Air Conditioning and Heating are keystone technologies in the modern age. Our comfortable offices, workspaces, and homes demonstrate how important air control is in day-to-day living.
Air conditioning has a long and fascinating history and plays an important role in everyone’s lives. Here are a few of the coolest facts you might not know about air conditioning.
1. Air Conditioning Dates Back to 180 AD
During the Han Dynasty, an inventor named Ting Huan constructed an elaborate hand-cranked air cooling machine. It featured seven large fan wheels, each over 3 meters wide. While the construction could cool down an entire hall, the person stuck cranking it probably got pretty warm.
2. We Used to Just Use Ice
Of course, even before Ting Huan’s giant fan, humans knew one reliable way to cool down: ice! For thousands of years, humans harvested large ice blocks from nature and used them to cool down living spaces, hospitals, and food storage rooms. In the early days of electric air conditioning, manufacturers would rate their products in “ice power” to help customers compare.
In the 1840s, Dr. John Gorrie recognized the therapeutic and medical value of using ice to control medicine and body temperatures. He devised a method of creating ice using water, steam, and horsepower, which laid the foundation for modern air conditioning.
3. Electric Cooling is Less than 150 Years Old
In 1882, Schuyler Wheeler invented the electric fan. Finally, no more need to convince someone to turn a crank! Wheeler was a prolific inventor, going on to develop the electric elevator and electric fire engine.
Not long after, in 1902, the first modern air conditioner was invented by William Carrier. While watching the fog billow through a Pittsburgh train platform, he was inspired to build a machine to control the air temperature and humidity at the printing press where he worked. Dryer, cooler air prevented ink from running and paper from swelling.
4. Early Air-Conditioning Was a Status Symbol
It didn’t take long for electric air-conditioning to take off. In 1903, the New York Stock Exchange became a prominent early adopter, using air-conditioning to cool the crowded trading floor.
The first residential home to have AC installed was the Charles Gates mansion in 1913. However, when Gates passed, his nearly 40,000 sq ft mansion was too expensive to find a buyer and was demolished.
U.S. President Hoover had AC installed in the White House in 1930. In 1932, the first window-mounted AC units hit the market, though they were prohibitively expensive at the time. By 1939, the Packard motor company began installing AC in their vehicles.
5. Air-Conditioning Expanded Our Frontiers
After WWII, electric air-conditioning became more affordable and accessible worldwide, spreading to Australia, Europe, and the Middle East. As home air-conditioning became an option, people could move into harsher, hotter environments like Texas, Florida, and Western Australia.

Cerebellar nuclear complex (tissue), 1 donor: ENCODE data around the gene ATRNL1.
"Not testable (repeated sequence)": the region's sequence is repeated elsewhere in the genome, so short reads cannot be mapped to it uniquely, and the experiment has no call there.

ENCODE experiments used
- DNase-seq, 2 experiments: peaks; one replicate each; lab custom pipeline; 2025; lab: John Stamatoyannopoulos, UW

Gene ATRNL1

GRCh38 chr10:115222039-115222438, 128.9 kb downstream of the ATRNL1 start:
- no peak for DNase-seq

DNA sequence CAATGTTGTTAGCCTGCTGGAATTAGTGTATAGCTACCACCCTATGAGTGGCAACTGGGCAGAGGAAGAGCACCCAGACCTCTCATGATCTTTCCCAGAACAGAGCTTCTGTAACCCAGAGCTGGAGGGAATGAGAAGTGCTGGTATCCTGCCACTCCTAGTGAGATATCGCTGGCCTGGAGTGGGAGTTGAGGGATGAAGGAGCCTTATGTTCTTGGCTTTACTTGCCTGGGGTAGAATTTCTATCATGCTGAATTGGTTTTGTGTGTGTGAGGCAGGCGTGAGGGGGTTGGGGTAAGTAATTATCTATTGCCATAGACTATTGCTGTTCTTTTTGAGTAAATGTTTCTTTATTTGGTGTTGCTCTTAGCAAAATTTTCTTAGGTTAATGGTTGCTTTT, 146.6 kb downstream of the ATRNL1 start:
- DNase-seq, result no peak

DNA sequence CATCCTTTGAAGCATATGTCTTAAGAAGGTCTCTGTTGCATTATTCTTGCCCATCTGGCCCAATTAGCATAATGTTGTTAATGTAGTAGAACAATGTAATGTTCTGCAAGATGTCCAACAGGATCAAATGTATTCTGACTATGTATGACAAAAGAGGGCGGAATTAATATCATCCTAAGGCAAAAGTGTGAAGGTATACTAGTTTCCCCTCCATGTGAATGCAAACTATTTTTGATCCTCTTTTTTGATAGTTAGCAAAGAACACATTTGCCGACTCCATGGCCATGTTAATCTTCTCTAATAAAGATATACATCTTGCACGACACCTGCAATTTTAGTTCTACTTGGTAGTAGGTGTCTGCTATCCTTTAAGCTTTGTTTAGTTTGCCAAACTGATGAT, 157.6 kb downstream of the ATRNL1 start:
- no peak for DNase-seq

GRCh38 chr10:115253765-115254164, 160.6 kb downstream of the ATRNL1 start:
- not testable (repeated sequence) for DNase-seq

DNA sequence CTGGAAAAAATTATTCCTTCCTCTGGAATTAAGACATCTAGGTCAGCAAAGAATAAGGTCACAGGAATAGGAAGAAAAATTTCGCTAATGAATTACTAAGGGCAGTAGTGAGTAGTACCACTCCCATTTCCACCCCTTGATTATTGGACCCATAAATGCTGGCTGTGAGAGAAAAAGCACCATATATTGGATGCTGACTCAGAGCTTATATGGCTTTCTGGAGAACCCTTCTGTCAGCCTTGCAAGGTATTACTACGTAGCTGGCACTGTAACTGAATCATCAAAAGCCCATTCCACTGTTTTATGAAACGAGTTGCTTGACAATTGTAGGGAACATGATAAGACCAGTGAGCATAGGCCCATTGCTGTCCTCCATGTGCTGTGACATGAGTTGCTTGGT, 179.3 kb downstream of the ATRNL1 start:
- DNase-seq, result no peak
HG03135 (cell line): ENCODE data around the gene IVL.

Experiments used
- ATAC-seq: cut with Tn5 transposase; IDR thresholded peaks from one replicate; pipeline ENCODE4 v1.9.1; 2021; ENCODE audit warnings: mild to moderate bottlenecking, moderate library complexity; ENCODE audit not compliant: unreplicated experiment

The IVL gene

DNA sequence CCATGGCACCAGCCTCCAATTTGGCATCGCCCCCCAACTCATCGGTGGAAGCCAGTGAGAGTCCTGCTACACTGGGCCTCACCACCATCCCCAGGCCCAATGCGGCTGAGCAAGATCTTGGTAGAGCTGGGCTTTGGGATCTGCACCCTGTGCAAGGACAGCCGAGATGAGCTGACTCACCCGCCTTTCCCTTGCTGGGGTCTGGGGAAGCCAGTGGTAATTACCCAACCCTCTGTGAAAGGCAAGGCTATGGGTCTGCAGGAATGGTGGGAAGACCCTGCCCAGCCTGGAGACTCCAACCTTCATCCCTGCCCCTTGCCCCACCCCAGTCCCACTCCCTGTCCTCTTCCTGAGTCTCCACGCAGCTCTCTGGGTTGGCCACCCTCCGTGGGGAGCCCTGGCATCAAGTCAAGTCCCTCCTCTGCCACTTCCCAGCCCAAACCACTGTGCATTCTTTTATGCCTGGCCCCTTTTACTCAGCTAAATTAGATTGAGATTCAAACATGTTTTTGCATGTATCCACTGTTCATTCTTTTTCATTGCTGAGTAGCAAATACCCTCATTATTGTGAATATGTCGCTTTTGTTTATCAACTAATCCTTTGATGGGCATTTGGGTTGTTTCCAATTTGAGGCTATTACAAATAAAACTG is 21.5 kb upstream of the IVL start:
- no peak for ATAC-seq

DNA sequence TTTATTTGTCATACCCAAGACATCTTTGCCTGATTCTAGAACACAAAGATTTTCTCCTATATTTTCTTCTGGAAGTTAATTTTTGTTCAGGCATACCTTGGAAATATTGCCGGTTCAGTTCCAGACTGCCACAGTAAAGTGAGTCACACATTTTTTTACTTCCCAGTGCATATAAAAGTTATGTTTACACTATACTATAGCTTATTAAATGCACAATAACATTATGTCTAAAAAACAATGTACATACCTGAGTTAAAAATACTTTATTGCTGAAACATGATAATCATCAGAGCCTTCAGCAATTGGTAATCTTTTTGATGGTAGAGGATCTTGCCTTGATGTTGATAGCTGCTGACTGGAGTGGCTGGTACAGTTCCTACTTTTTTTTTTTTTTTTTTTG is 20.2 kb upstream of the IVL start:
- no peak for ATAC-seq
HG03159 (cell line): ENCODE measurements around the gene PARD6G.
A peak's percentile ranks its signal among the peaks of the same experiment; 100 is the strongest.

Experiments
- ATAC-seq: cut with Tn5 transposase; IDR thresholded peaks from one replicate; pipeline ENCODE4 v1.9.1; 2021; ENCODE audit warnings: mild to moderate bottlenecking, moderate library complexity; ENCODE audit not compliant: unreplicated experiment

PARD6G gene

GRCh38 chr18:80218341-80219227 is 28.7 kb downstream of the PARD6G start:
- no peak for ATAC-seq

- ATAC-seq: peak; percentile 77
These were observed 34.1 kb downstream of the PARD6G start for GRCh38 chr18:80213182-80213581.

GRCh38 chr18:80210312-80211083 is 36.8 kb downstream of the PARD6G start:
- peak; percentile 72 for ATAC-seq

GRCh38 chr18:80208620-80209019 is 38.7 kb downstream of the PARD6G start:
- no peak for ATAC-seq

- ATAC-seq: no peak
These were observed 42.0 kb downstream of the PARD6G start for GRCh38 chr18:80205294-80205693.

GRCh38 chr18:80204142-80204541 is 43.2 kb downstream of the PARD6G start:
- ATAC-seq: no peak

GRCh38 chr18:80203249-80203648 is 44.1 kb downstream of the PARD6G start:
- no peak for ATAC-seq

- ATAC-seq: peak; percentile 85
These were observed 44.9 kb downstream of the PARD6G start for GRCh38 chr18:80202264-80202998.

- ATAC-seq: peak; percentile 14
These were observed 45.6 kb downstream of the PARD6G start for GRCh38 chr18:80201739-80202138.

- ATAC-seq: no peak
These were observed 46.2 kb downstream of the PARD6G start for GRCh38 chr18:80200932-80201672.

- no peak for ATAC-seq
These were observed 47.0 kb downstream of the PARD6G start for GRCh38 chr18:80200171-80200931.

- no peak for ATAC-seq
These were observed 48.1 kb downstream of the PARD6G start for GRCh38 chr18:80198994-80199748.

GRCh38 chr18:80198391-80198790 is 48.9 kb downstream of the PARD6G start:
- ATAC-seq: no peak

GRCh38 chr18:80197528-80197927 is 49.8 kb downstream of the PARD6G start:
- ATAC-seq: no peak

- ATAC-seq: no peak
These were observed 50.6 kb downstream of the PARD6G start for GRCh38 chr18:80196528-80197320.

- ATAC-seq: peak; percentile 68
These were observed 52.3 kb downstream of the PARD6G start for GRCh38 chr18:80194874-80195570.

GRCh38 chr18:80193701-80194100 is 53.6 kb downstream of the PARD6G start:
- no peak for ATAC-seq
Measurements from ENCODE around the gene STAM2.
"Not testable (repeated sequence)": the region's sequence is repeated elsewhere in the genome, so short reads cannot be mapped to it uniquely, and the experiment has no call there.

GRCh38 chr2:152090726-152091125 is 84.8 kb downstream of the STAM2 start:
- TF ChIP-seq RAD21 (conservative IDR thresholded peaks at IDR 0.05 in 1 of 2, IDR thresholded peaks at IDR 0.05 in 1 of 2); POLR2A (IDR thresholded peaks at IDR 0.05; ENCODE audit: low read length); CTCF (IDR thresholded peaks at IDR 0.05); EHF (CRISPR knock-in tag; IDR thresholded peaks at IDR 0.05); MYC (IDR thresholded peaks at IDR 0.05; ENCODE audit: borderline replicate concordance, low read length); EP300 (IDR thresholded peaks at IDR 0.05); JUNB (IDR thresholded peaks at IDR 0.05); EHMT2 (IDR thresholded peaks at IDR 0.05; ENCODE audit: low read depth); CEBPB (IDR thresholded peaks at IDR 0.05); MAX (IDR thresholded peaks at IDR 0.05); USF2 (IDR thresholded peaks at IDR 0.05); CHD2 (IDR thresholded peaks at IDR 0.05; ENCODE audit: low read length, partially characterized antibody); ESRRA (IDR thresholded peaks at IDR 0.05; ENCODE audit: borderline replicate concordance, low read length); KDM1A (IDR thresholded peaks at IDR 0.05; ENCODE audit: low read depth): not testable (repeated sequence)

Air-conditioning and refrigeration play critical roles in medicine too. Without cooled storage and work-environments, we might not have effective treatments for diseases like polio and malaria.
6. Cold Air Saves Lives
Over the last 50 years, the recorded rate of heatstroke deaths in the summer dropped more than 80 percent. Researchers attribute this to the prevalence of accessible, air-conditioned spaces and cold water.
Allergy sufferers benefit significantly from AC systems, too, as most air-conditioners filter out pollen and other allergens. We all appreciate breathing easy at home and work.
7. The Largest AC is at Mecca
Air-conditioning has come a long way. The most extensive AC system in the world serves the Holy Mosque in Makka, Saudi Arabia. With air temperatures reaching above 38 degrees and a million or more visitors monthly, this massive installation has a cooling capacity of 135,000 tonnes. In other words, it would take 1.35 million kg of ice to produce a similar amount of cooling.
8. Air-conditioning Lead to Summer Blockbusters
Movie theaters found early popularity as a place to escape the summer heat thanks to large AC systems keeping theaters cool. Savvy Hollywood film producers took advantage of the packed seats to release their biggest films, leading to the “summer blockbuster” tradition.
9. Cold Air Takes Power
There’s not much better than getting out of the summer heat and into a refreshing, air-conditioned building. Believe it or not, we spend a lot less energy keeping buildings cool than we do on warming them up. An average house requires less than 10 million BTUs for cooling annually, while the same place uses about 40 million BTUs for heating.
In the United States, approximately 95% of new homes come with AC installed. Together, the country uses as much energy to power its heating and cooling in a year as it takes to power the entire continent of Africa.
10. Fridges Came First
Many people are surprised to learn that refrigerators came before air-conditioning. In fact, by the time William Carrier was watching the fog roll in, refrigerators were commonplace in most homes.
However, as air-conditioning technology developed, it combined with refrigeration tech to transform our grocery markets. The bountiful displays of fresh fruit and produce we’re accustomed to today wouldn’t be maintainable without air-conditioning.
11. The Strangest AC Might Be Yours
With all the different ways we make use of AC today, one thing is sure. Each air-conditioning system is unique, tailored to the specific needs of the building it serves. When your AC system needs maintenance, repairs, or upgrades, you don’t want to be discovering strange new facts about it.
Trust the experts at Siv Air. Our team has decades of combined experience working with AC systems of all types and sizes, and we’ve seen and fixed plenty of strange ones along the way. Whatever your air-conditioning needs are, we’re ready to help.